Painted Earth makes it simple for amateur artisans and ceramic virtuosos to produce colorful pottery pieces using a variety of stencils, stamps, and patterns. Start by choosing your desired vessel from a vast selection of more than 500 ceramic pieces ($6–$70), including coffee mugs ($10–$17), dinner plates ($14–$20), and miniature figurines ($8–$30) to festoon with the likeness of a pet or distant relative. Pick a design from the store's volumes of idea books, select from more than 100 colors, and then create a design for an earthenware masterpiece. For artists suffering from painter's block, Painted Earth hosts an online inspiration gallery, and friendly staff members stand ready to assist with the pigmenting process. Glazing, firing, and vibrantly hued paints are included in the flat studio fee ($6 per person per visit), and polished objects are ready one week later.
The owners of Corona Pumpkin Farm weren’t setting out to build a business in the fall of 2009. They just wanted to cultivate fresh, healthy produce for their family. So they began sowing seeds in box gardens, nourishing the soil with compost from chickens that also bore fresh eggs, and the occasional golden one. Eventually, the chickens’ bounty outgrew the boxed gardens, and the humble family endeavor flourished into Corona Pumpkin Farm, which sits atop more than an acre of land. Now the farmers nurture more than 50 types of pumpkins for eating and carving, as well as a cornucopia of fruits and veggies that includes three types of corn and pick-your-own boysenberries. Along with the produce, they raise chickens and turkeys for meat, gather eggs from the coop, and sometimes barter with neighbors for beef and pork.
To show their respect for Mother Nature and their own health, they never use hormones, additives, or chemicals on their garden grub. But visitors don’t flock to the farm just for the fresh, healthy fare; they come to pick their own pumpkins, meander through the 10-foot-high stalks that fill a half-acre corn maze, and enjoy other seasonal activities, such as cuddling baby chicks, scouring the fields for scavenger hunt clues, zooming down an inflatable slide, painting pumpkins, and crafting personalized trick-or-treat bag.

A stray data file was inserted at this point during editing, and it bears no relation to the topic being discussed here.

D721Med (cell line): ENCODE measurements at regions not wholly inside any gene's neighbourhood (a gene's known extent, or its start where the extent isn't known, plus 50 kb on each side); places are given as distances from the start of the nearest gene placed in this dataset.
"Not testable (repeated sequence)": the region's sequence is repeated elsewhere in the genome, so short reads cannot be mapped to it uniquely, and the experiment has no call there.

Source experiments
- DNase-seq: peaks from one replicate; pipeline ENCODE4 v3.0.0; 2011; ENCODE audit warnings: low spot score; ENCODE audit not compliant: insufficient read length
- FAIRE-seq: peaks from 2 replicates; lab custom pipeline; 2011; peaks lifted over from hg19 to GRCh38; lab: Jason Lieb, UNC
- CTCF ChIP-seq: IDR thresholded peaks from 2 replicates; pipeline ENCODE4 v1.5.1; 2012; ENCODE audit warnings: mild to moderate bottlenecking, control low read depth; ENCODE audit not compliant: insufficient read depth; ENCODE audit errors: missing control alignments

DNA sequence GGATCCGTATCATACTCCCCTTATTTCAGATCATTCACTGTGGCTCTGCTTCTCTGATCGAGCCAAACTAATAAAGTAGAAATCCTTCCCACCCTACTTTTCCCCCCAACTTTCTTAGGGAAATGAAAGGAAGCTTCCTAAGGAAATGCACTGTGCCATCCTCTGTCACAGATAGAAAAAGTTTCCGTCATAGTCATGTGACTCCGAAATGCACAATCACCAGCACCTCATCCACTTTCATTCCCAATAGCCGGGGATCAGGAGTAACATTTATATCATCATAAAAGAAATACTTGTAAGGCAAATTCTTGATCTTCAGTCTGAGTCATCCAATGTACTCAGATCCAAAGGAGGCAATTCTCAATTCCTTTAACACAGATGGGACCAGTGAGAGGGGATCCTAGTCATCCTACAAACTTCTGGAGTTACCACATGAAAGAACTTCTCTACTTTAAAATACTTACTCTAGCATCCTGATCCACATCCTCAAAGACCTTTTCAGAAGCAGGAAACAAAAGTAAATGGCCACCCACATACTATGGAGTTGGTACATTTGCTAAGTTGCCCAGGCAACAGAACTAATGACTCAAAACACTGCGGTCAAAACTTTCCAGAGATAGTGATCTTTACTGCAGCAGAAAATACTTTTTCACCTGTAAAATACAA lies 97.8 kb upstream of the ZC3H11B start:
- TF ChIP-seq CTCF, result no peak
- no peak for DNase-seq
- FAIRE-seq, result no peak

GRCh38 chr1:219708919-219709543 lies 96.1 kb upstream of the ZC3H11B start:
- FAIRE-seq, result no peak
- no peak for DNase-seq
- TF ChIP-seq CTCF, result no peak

Whether soaring in a hot air balloon or freefalling on a skydive, you’re guaranteed picturesque aerial views at Above the Rest Hot Air Ballooning & Skydiving. On 45–60 minute hot-air-balloon rides, an experienced pilot and up to 10 passengers glide above the earth in a wicker basket, propelled by wind and an occasional flock of friendly geese.
Located on the entertainment-rich grounds of the Lake Perris Fairgrounds, the Perris Auto Speedway has housed an 8,000-seat temple to transmissions and high-octane action since 1996. When the half-mile clay oval track hosts the Sokola Shootout––with USAC/CRA Sprint cars and California Lighting Sprints––it will be a night full of roaring engines, fast laps, and the manly musk of combustion-engine fumes. Races feature a field of open-wheeled automobiles piloted by drivers protected only by their wits and a roll cage.
In 1782 the Montgolfier brothers launched their first hot air balloon into the sky, where it rose to great heights before exploding. More changes were made—and promises to their father they would not personally fly in it—before they made their next attempt. A year later, three unlikely substitutes boarded the silk balloon: a sheep, a duck, and a chicken. The flight, witnessed by King Louis XVI, was a success, and the passengers returned safely. From that point on, countless inventors would make modifications until hot air ballooning became the safe and scenic trip it is today.
California Balloon Rides continues the tradition in balloon rides over Temecula, Perris, Del Mar and Palm Springs. Passengers simply show up at the designated time—typically early morning—and help prepare the balloon and basket, then sit back and enjoy the trip above the beautiful Southern California landscape. A “chase crew” picks clients up at the end of the flight and returns them to the launch site for a champagne toast.
At Wings of Valor LLC, chief pilot Daniel Wotring whisks passengers into the sky aboard a WWII-era Douglas DC-3 plane. The plane has a had a storied airborne career; before joining the company's fleet, it flew over Normandy on D-day and dropped paratroopers into Sicily. Nowadays, tourists strap into its restored interior for scenic flights over the Chino Valley or a bird's-eye view of local holiday displays.